Take on debt, and you'll get in a hole that is hard to dig out of. You'll never have enough money for the fun things or savings, let alone both.

You and your wife need to reach an agreement on this. Fewer problems kill a marriage than money.

Too Old: That was kind of you to say.

Last edited by Chart; 04-13-2002 at 10:49 AM.
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Old 04-13-2002, 12:29 PM
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PERFECT subject for me......I grew up in a Scottish (my last name is Scott) miser of a household. It absolutly KILLS my father to open his wallet, my parents house was payed off in 1960!!We lived a conservative ''save save save" lifestyle our whole lives, a minibike....."out of the question" hand me down bicycles etc etc,I used to have to beg for a quarter for a pop after hockey! He'd say "you can get a drink at home" it goes on and on.familys of kids where my Dad worked had much better things than us and remember my parents were mortgage free, no wonder I had a paper route and got my first "real job " at 14. ...........But heres what happens, all we ever heard growing up was "save for retirement" but what happens is when you scrimp and save your whole lives is that when it comes time to open up that wallet later in life you cant do it!!! you dont know HOW to go on a trip, you dont know HOW to ENJOY liesure time because it costs money. And get this......that house they payed off in 1960, the builder came along and bought the house and the property and put 37 houses on it, we thought finally, they will get the crowbar out ,open that wallet and enjoy themselves, they went on a couple of trips but thats about it and us kids were like clapping and cheering at that. I swear to god they will die with a half a mill in the bank, EZ. Good for us kids but I feel sad they didnt go out and enjoy themselves more as they are both in their 80s now. My brother, same as Dad, Cheap as hell. The way I look at it I will leave behind alot of material things, a nice house, truck and boat, some hotrod cars as apposed to cash. There will probably be some people that will be able to retire a little earlier than me but I bet at the end of itall I will blow them away in a life experience comparison.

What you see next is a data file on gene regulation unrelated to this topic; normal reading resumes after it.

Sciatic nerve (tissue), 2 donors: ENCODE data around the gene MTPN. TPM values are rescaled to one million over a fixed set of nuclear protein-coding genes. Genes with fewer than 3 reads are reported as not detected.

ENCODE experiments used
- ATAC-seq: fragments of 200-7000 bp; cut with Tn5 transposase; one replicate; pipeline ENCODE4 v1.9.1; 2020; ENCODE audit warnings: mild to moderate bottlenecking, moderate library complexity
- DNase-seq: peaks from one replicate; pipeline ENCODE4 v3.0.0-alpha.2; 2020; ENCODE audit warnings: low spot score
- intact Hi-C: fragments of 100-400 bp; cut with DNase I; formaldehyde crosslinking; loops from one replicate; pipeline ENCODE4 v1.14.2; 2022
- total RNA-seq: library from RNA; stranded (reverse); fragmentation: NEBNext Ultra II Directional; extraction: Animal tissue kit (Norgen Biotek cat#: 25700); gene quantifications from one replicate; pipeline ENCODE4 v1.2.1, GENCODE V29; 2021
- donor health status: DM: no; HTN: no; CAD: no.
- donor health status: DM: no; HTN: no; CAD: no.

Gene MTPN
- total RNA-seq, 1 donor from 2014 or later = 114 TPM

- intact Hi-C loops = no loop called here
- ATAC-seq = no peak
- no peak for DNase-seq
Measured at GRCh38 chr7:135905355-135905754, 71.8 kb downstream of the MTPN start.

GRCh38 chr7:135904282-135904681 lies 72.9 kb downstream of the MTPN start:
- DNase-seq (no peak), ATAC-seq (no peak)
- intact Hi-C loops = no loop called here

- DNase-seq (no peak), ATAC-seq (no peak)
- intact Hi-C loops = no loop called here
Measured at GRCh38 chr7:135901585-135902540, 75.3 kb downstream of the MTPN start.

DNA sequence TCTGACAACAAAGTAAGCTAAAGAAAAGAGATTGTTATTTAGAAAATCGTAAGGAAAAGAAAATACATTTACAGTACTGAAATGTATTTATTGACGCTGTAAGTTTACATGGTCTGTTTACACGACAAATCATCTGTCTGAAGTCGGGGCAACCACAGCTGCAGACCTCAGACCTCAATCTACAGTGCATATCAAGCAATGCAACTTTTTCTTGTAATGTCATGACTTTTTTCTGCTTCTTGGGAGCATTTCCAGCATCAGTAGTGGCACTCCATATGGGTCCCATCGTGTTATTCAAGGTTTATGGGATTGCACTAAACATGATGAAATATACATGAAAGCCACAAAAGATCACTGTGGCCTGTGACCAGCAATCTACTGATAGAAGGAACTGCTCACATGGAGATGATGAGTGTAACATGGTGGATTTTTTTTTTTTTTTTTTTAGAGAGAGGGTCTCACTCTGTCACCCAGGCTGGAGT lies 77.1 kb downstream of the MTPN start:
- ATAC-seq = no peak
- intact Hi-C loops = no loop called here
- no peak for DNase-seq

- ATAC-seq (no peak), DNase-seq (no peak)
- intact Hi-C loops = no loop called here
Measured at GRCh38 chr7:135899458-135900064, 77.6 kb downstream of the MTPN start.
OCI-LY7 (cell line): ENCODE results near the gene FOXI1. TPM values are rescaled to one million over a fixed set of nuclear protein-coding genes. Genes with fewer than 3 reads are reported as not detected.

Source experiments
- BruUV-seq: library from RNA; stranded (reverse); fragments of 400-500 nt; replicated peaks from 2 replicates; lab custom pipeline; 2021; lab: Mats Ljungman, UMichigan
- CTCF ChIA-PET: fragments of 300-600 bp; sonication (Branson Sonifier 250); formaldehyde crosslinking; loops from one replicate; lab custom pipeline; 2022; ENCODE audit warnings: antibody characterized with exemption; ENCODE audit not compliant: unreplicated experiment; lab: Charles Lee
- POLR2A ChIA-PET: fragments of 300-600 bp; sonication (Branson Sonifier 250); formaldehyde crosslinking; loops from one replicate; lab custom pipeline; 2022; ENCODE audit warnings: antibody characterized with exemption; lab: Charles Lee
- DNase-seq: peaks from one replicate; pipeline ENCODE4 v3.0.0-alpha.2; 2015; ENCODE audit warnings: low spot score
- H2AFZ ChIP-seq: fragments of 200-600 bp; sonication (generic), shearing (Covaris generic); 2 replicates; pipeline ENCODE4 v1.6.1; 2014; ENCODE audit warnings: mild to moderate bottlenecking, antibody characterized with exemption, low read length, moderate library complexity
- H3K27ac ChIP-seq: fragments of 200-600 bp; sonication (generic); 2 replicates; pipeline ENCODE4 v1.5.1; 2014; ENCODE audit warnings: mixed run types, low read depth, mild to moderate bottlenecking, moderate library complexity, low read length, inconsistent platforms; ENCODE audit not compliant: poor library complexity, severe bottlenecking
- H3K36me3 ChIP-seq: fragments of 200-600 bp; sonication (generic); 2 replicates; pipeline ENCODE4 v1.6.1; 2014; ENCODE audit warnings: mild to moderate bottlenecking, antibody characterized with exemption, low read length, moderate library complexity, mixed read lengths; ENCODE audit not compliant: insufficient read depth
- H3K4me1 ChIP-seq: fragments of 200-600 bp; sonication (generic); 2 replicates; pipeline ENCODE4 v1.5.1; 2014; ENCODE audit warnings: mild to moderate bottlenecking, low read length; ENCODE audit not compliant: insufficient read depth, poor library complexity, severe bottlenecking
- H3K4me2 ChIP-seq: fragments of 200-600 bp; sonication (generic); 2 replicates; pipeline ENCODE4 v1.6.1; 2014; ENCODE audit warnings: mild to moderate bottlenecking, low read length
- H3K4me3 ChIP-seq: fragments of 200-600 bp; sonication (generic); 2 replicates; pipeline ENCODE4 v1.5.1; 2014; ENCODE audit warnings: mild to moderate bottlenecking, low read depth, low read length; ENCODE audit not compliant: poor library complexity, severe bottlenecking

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Old 04-14-2002, 12:16 AM
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Look at the chart with just $1000 per year. Imagine if it were just 2 or 3 times that.
My father passed away 2 years ago, We were pretty short on funds growing up and my parents were generous to a fault. My father passed away with out much money, But he had a good life. If not for siblings leeching off of my mom she would do just fine.
Teach your kids the roots of labor, don't hand them the fruits of yours. I work and have since 14, Yet I can spend money with the best of 'em. Save some -Spend Some
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Old 04-14-2002, 09:26 AM
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Actualy you have simple chioces to help grow your retirement nest egg;
1.Win the lottery

2. Get a better job so you can do both (Stop whining)

3. Lottery

4. Kill her, you cut your living expeses in half (hide the body well, you don't want to retire as a prison *****)

5. Lottery

6 Bank robbery, be carefull (See # 4)

7. Blood, and Sperm banks pay

8.Remember that movie indicent proposal? You mite have a hard time finding someone to pay a million dollars to sleep with your wife, but I'm sure you can get twenty bucks fifty thousand times!

9. Did I mention the lottery?
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Old 04-14-2002, 10:28 AM
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How many times have you been married vs. divorced. I'll bet they find the bodies in your backyard under every new addition......
Did you see the thread about the Redneck neighbor? wonder how many are in his yard.
I fed all mine to the gators in lk jessup
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Old 04-14-2002, 11:30 AM
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note to self.....

stay out of LK Jessup with Nebulous..